A retrospective comparative study was undertaken that targeted the cohort of teenage pregnant mothers (aged < 19 years) who delivered at Empangeni Hospital from April to December 2005, and compared their obstetric and perinatal outcomes with all other older pregnant mothers at the same hospital (as a control). This period was considered appropriate for the collection of the minimum required sample size for the study, availability of data and researchers' capacity to collect data. Data were collected from the labour ward delivery register, which was developed and distributed by the National Department of Health and is the only official record of deliveries used at Empangeni Hospital. This register is used to record demographic information (name, age, parity and address of mothers), details relating to pregnancy (gestational age, antenatal care information and complications of pregnancy, e.g. anaemia, where haemoglobin < 10 g), as well as obstetric, labour and perinatal information. The register recorded the following obstetric information: presentation of foetus during labour, plurality, time of delivery (recorded in hours and minutes), mode of delivery (normal vaginal, vaginal delivery using an operative procedure, such as vacuum or forceps, and caesarean section) and complications of delivery (e.g. perineal and/or cervical tear). Perinatal information included were birth weight, birth outcome of babies (live birth, stillbirth, Apgar score in 1 min and 5 min), post-partum bleeding and so on. The attending midwives recorded all the above-mentioned obstetric and perinatal variables. Haemoglobin estimation was done either at week 36 routinely or at the labour ward during admission by using a portable haemoglobinometer. All midwives working at the labour ward were orientated and received in-service training on filling the labour ward register and compilation of weekly and monthly summary presentations at the weekly and monthly perinatal mortality meetings; thus this data source was considered complete and correct.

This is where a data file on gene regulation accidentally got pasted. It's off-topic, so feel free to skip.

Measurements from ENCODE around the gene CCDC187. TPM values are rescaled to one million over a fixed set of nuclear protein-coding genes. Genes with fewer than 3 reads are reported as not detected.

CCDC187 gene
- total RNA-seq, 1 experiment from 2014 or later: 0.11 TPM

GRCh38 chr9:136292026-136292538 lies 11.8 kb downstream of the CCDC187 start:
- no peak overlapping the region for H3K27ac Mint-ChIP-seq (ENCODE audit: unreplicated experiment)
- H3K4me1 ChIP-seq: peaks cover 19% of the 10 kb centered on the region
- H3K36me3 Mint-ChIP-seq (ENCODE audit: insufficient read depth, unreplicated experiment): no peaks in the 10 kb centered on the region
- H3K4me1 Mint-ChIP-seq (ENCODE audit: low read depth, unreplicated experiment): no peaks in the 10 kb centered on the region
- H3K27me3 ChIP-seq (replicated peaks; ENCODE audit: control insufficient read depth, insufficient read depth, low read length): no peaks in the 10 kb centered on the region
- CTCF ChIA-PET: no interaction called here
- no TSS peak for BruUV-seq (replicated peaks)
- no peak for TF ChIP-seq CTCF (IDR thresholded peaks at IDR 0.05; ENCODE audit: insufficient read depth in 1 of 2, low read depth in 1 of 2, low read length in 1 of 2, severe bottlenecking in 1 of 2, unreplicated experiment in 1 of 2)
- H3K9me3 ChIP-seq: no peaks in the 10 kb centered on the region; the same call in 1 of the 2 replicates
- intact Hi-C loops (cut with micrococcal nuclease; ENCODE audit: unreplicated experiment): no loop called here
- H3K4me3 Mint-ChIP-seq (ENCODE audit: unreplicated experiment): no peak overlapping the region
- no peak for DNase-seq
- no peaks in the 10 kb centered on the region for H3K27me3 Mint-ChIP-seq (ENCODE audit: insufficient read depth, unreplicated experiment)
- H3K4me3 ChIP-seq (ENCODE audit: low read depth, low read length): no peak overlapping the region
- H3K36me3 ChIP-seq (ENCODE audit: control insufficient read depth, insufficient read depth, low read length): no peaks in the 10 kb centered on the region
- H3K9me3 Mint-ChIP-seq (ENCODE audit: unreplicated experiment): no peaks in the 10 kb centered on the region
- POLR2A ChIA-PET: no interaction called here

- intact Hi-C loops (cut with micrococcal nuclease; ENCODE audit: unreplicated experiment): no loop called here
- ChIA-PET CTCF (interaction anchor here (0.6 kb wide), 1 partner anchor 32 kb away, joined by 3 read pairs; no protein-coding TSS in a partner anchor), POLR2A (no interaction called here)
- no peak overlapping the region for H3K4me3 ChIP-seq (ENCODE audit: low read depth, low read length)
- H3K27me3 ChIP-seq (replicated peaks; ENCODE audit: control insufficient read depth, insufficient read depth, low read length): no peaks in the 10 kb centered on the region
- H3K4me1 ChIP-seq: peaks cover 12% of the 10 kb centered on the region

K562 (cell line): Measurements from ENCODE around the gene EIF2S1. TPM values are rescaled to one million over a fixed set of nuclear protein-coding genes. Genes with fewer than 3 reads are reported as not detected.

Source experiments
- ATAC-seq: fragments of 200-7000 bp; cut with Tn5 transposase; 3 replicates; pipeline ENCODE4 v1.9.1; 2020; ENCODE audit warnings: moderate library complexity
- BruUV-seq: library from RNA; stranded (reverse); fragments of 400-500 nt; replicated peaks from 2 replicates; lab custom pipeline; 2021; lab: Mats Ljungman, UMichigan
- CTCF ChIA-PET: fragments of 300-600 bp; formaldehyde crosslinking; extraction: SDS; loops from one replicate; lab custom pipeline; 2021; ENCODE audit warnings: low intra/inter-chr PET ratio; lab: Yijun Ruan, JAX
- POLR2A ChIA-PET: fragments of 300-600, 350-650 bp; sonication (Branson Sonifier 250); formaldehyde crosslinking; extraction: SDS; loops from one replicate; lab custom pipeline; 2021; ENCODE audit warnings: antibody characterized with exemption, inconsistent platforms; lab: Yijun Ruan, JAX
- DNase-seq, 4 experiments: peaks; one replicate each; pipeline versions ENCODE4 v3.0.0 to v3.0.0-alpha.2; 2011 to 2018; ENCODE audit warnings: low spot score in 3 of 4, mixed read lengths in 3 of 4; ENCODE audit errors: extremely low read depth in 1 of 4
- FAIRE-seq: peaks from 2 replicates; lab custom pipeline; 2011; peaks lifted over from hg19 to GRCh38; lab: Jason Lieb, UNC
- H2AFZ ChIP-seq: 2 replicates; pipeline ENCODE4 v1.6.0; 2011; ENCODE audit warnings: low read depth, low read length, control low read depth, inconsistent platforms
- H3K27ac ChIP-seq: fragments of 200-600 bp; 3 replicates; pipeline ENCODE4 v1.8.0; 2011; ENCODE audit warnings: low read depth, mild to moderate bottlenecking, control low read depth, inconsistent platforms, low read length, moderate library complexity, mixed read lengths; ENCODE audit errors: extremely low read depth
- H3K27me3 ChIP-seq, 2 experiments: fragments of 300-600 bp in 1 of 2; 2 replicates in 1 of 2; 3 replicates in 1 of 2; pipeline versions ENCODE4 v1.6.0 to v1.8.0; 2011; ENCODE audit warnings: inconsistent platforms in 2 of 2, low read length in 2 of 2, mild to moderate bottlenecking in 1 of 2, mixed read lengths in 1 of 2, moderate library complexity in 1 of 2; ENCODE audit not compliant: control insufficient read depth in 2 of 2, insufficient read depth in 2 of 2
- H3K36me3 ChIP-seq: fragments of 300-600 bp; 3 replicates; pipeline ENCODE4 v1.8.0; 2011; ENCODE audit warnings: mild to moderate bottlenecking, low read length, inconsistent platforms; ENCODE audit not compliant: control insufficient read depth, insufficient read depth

Data analysis